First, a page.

Australian news, and some related international items

Climate and Nuclear – the news this week- Australia

This week, Katharine Hayhoe, climate scientist and evangelical Christian, sends a powerful message to other Christians, on the urgent necessity to act on climate change. Scientific warnings have intensified over recent month. It used to be “a problem for our grandchildren“, but climate change is here, now. With a new urgency, the United Nations Climate Change Conference 2019 will be held from 2-13 December in Madrid.California wildfires signal the arrival of a planetary fire age.

Mainstream media has been silent on the threats, and indeed the impacts, of extreme weather on nuclear facilities.  There is minimal (and all too reassuring) coverage following on the effects of Hurricane Hagibis on Fukushima’s collections of radioactive trash.   There is not a mention of the threats to  nuclear facilities, in the reporting on the Californian wildfires. For example, there are fires in Ventura County, which has the notorious nuclear Santa Susana Field Laboratory

A bit of good news – the Living New Deal Project.


Is climate change playing a role in Australia’s drought? Hotter and drier- Australia’s weather records set to be broken this year.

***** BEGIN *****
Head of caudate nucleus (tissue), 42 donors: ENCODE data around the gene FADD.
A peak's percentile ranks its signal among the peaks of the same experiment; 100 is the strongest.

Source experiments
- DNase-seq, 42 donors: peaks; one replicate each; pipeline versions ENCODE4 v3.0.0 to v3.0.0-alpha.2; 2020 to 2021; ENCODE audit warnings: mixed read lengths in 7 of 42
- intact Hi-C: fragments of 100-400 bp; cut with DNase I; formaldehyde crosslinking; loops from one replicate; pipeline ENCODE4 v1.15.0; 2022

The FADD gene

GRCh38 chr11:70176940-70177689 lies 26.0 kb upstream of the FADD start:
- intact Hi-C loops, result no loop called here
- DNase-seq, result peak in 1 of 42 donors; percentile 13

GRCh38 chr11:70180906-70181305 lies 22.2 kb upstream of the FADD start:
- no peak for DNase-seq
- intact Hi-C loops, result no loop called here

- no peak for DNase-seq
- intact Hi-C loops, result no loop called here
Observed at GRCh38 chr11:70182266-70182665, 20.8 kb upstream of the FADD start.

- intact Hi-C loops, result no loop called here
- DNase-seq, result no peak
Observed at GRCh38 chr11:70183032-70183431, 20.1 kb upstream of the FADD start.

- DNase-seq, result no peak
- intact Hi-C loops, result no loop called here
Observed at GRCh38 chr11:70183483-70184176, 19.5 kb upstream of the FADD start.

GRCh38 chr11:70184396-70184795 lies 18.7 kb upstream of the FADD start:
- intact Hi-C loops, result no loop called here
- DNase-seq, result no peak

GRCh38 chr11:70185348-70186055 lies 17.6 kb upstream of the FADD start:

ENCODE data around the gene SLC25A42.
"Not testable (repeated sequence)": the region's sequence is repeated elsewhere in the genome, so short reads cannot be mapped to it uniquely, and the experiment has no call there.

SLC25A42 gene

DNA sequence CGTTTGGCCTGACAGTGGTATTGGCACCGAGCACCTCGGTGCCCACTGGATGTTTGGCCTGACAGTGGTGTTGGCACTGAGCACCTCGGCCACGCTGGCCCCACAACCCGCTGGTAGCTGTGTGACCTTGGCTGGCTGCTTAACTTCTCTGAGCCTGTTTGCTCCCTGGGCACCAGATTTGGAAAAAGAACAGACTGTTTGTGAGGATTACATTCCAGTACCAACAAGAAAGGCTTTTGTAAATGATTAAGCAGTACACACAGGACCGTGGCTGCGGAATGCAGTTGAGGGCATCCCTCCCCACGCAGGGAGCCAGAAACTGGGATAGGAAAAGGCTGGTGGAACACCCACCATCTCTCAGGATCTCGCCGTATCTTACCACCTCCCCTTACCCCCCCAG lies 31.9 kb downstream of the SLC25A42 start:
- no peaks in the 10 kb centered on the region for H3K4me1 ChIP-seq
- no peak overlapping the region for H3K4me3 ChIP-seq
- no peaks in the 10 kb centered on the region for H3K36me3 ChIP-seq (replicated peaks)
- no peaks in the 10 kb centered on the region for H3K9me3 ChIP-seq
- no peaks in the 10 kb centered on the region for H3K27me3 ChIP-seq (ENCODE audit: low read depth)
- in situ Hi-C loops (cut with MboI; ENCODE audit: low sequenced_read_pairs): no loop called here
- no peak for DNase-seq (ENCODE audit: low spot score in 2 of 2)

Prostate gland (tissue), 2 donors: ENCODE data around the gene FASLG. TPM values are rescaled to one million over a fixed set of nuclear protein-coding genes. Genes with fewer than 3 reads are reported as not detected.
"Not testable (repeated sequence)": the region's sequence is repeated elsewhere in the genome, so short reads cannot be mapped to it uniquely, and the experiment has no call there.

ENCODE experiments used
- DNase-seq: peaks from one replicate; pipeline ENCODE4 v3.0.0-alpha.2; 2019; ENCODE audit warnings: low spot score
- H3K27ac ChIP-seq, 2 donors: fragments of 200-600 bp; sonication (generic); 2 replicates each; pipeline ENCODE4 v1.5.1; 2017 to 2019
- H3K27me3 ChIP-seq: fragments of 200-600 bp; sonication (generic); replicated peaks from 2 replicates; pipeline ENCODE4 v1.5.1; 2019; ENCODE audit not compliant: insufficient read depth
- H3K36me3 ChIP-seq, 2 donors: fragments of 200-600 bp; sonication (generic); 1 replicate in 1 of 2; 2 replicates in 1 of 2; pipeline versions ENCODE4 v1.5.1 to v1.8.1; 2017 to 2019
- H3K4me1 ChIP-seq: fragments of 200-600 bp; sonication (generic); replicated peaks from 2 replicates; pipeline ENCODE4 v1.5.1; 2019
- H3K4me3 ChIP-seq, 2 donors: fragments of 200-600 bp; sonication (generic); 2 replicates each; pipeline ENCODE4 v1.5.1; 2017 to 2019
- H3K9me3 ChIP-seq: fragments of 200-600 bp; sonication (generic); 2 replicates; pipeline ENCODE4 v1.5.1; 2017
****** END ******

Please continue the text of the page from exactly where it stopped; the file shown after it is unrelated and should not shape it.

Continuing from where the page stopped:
CLIMATE.-Dry weather set to return after thunderstorms bring temporary reliefClimate change is bringing more extreme weather events to Sydney and Melbourne.

Coal from six biggest miners in Australia produces more emissions than entire economy. Coercion is coal’s only friend. Australia’s surging diesel emissions from cars and utes cancel out wind and solar gains.

Scott Morrison’s threats against climate activists – getting a bit sinister. Scott Morrison doesn’t like even the “quiet people” speaking up. Scott Morrison delivers a speech that sounds very like an attack on democracy. Morrison’s crackdown on climate protests could have unintended consequences.

Energy Minister Taylor’s ‘expert panel’ in search of emissions reductions shuts out clean energy sector. Coalition’s carbon market plans at risk from low quality “grey” credits.

It’s time that the Australian government declared a water emergency. A national approach needed to a national river system.